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Tour is glimpse of artists' world

November 23, 2008|By MARIE GILBERT

WASHINGTON COUNTY - In a small studio on the western slope of South Mountain, Bill van Gilder spends hours in solitary pursuit of his craft.

Using a slow momentum kick wheel and a wood-fired kiln, he turns chunks of clay into functional works of art.

Van Gilder is a potter - a profession he has pursued since the age of 15.

Over the past 30 years, he has studied in England and Ireland, has participated in workshops around the world and even hosts a television show.

But he remains as enthusiastic about his craft as the first time he put his hands in clay.

"It's a form of communication," he said. "It's a common language among people who love things made by hand."

This weekend, van Gilder joins other artisans from southern Washington County in opening their doors to the public for the Valley Craft Network's annual Holiday Studio Tour.

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The tour highlights art in many forms - from pottery to jewelry - offering a glimpse into the artisans' creative worlds.

This year marks the 27th year for the tour, which van Gilder believes is one of the oldest craft tours in the country.

Nine artisans will be greeting the public this weekend, with several studios hosting a guest craftsperson.

Van Gilder expects more than 1,000 people to visit his Gapland gallery and studio over the two-day event - an increase from last year.

Ninety percent of the purchases will be given away as gifts, van Gilder said.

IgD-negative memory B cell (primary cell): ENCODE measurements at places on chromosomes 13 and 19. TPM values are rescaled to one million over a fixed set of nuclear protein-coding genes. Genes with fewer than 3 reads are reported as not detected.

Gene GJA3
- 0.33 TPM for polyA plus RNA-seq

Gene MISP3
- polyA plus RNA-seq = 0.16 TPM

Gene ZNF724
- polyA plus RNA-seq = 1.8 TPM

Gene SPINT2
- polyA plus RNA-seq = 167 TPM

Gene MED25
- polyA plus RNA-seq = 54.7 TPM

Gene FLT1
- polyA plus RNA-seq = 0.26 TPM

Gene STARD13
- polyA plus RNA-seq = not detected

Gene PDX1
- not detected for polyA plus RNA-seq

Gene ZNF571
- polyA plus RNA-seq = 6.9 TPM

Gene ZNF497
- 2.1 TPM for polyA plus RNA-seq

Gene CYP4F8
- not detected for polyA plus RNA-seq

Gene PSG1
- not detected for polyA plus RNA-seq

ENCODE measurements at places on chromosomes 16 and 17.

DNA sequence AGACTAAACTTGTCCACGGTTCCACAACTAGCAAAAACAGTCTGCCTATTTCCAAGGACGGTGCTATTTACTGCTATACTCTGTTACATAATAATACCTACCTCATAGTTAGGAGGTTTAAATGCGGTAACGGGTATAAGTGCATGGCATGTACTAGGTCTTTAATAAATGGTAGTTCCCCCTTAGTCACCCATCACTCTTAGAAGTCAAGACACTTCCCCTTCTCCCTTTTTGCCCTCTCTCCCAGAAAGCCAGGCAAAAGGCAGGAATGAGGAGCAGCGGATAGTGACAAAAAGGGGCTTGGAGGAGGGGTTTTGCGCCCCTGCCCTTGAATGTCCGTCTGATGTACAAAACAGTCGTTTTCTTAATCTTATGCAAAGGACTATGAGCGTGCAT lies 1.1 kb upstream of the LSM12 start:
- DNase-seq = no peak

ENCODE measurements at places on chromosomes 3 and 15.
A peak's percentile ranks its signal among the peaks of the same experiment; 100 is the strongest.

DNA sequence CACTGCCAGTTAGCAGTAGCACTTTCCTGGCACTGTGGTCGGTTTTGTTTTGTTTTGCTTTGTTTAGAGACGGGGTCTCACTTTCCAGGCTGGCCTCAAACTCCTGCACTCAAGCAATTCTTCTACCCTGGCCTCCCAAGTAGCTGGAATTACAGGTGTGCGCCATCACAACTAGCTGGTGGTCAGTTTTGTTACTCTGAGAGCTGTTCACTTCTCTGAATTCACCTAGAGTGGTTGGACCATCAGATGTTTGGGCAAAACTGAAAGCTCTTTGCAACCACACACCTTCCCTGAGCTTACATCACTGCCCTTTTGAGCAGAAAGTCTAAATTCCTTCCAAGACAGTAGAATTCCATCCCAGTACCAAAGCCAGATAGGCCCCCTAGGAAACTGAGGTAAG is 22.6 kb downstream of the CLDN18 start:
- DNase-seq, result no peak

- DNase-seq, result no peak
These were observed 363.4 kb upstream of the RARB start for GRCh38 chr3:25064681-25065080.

Because it is a solitary profession, van Gilder said he looks forward to the studio tour because of the feedback that he receives.

"People's suggestions will guide me toward what I will make next," he said.

All of the items on the tour, van Gilder said, won't be found on a store shelf, which is the appeal of buying handmade items.

Also participating in the tour is Deborah Dickinson of Keedysville, who makes Raku-fired lamps. Raku refers to a firing technique that dates from the 16th century in Japan, she said.

Dickinson also creates ceramic jewelry, vases, bowls and wall pieces.

She has worked in clay since 1973, and specifically with Raku since 1980.

Dickinson said she has been part of the annual studio tour for the past 15 years, and this year hosts guest artist Linda Minnick, who creates hand-knit accessories, hand-spun yarn and wool angels.

"I think the tour is a great idea," Dickinson said. "It's an opportunity for other creative people to see the workplaces of craftspeople."

Diane Morton of Burkittsville, Md., was among the people participating in the tour.

"I've been doing this for the past 20 years," she said.

Morton said she is a big pottery collector and had found several items she liked at van Gilder's studio.

"I like the glazes and the textures he adds," she said. "I also like that they're functional. They don't just sit on a shelf to be admired. Everything is functional."




If you go...



What: Valley Craft Network's annual Holiday Studio Tour

When: Today, 10 a.m. to 5 p.m.

Where: Studios include Coles Pottery, JRW Creations, Deborah Dickinson Pottery, van Gilder Pottery, The Studios at Stony Acres, Catoctin Pottery and M4 Studios

For a tour map, go to www.catoctinpottery.com/tour.html

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